Frustratingly, the changes in Facebook’s audience definitions make it difficult for us to report on one of the most interesting trends that we’ve been tracking over recent months: an apparent decline in the use of Instagram amongst younger users.
However, the good news is that data that we do have still tell an interesting story.
Despite media speculation that teenagers have been flocking to Instagram in recent months, the advertising audience data that we collected prior to the recent change in Facebook’s audience definitions show that the number of Instagram users aged 13 to 17 actually fell by more than 3 percent between October 2018 to January 2019.
But as you can see in the chart below, it’s only this younger group that’s affected; all other age groups showed very healthy growth, and overall, the size of Instagram’s advertising audience actually increased by more than 4 percent during the same period (October 2018 to January 2019).
Because of those recent definition changes, we’re unable to identify whether this trend has continued since January. However, we’re hopeful that we’ll be able to offer an update to this story as part of our Q3 report in July.
The definition changes have revealed some interesting new insights, though. By comparing the relative changes in audience sizes, we’ve been able to identify that advertisers have been disproportionately targeting Instagram’s younger, female users, which has likely led to an increase in the number of sponsored posts that these specific users have been seeing.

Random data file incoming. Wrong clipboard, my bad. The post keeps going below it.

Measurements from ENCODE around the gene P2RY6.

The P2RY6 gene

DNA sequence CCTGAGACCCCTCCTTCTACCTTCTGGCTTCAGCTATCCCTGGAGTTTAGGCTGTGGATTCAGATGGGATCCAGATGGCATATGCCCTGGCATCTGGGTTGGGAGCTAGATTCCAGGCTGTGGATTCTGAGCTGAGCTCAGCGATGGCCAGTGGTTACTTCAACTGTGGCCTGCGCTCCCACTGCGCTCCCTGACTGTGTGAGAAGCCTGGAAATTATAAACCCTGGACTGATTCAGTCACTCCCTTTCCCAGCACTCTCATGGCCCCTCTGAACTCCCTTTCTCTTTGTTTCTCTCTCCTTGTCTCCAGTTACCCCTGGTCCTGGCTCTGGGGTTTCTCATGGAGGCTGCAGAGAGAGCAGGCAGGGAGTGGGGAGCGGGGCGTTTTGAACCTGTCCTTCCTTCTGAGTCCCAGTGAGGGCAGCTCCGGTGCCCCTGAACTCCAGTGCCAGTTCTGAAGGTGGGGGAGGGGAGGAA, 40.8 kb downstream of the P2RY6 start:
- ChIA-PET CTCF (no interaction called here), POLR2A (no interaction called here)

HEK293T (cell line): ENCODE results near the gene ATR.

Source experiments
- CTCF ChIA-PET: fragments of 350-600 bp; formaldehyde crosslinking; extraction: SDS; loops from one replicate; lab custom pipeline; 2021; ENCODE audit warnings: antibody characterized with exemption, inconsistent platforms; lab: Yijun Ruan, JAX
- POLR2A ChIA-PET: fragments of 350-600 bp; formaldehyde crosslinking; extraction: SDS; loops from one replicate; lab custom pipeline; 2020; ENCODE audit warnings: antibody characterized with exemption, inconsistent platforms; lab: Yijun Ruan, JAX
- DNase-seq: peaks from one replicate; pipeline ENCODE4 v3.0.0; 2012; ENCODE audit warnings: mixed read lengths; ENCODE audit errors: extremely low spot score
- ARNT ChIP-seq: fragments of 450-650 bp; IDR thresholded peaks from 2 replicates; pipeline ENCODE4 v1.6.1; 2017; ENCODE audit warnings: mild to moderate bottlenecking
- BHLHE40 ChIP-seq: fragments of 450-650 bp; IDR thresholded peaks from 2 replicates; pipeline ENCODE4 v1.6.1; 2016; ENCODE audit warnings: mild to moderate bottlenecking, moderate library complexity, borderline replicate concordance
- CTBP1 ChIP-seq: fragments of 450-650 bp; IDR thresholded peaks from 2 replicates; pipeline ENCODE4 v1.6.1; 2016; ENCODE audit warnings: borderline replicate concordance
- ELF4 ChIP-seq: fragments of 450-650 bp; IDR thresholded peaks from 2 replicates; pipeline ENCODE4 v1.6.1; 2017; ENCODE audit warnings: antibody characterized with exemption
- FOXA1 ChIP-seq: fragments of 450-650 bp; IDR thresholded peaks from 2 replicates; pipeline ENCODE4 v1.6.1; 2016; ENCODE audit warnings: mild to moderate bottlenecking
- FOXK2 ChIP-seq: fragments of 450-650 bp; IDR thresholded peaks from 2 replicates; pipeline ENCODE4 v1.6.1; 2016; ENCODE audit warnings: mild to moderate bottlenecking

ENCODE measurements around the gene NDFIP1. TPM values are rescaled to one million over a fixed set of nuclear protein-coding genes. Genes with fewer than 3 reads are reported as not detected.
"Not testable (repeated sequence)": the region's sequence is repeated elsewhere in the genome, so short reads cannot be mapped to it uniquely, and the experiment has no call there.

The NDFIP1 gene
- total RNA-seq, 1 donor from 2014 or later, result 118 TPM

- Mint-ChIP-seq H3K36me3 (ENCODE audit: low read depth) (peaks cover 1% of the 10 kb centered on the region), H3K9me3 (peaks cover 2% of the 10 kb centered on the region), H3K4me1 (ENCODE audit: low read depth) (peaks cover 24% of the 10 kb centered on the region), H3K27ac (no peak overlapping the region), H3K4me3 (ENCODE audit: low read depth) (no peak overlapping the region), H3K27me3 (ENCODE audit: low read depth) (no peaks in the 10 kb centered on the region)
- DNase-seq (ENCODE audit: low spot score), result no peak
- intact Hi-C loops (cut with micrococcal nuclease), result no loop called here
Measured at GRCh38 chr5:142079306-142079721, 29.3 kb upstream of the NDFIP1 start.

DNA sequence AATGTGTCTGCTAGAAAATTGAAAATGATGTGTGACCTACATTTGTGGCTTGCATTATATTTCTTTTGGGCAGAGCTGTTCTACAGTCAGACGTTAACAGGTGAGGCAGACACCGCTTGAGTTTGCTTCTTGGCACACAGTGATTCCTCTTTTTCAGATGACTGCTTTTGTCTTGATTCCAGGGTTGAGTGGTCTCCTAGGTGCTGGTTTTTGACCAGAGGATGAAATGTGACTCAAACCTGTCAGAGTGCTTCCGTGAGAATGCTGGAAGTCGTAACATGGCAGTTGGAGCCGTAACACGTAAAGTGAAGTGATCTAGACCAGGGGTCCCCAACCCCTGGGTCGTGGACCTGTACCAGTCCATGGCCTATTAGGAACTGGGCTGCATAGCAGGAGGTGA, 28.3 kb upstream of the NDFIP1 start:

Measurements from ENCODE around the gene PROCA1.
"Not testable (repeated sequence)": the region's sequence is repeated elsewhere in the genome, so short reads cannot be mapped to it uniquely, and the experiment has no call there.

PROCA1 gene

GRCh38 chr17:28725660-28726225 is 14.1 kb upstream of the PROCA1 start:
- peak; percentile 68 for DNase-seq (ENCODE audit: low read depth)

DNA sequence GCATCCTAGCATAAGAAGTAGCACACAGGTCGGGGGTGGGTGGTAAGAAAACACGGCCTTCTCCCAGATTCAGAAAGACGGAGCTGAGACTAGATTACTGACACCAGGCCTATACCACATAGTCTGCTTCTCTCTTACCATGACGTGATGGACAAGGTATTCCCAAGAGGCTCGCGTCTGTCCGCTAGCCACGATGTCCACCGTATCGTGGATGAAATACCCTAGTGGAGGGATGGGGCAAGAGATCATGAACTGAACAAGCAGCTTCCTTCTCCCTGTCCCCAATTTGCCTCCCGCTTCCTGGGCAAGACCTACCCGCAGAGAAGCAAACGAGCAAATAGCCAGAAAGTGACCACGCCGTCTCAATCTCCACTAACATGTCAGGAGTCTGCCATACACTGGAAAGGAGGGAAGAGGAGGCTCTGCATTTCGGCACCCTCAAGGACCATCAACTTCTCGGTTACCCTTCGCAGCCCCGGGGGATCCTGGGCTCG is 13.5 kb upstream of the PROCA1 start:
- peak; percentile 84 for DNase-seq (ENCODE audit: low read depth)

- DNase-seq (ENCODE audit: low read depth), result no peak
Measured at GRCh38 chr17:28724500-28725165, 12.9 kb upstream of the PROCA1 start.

The available data don’t show whether this increase in advertising has contributed to the decline in Instagram’s younger users that we explored above, but it’s certainly a provocative hypothesis. If this were indeed the case, the Instagram team would face the awkward conundrum of whether to reduce the amount of advertising it shows to these audiences, sacrificing short-term growth in order to keep these valuable younger audiences for the longer term.
But – perhaps more importantly – if Instagram is losing younger audiences, the big question is: where are they going?
As usual, there’s plenty of speculation here, so let’s look at what the data tells us…
In my recent conversations with senior marketers, journalists, and even the world’s biggest investors, it’s clear that many people believe TikTok is “the next big thing” in the world of social.
TikTok doesn’t publish audience figures to the same level as peers like Snapchat and Instagram though, so we need to look at some different data sources to get a sense of TikTok’s current status and growth.
A good place to start is Google Trends, which shows that worldwide interest in TikTok has grown significantly over the past year.
The Google Trends data clearly shows the extent to which Tik Tok has captured people’s attention, and that it’s still gaining momentum.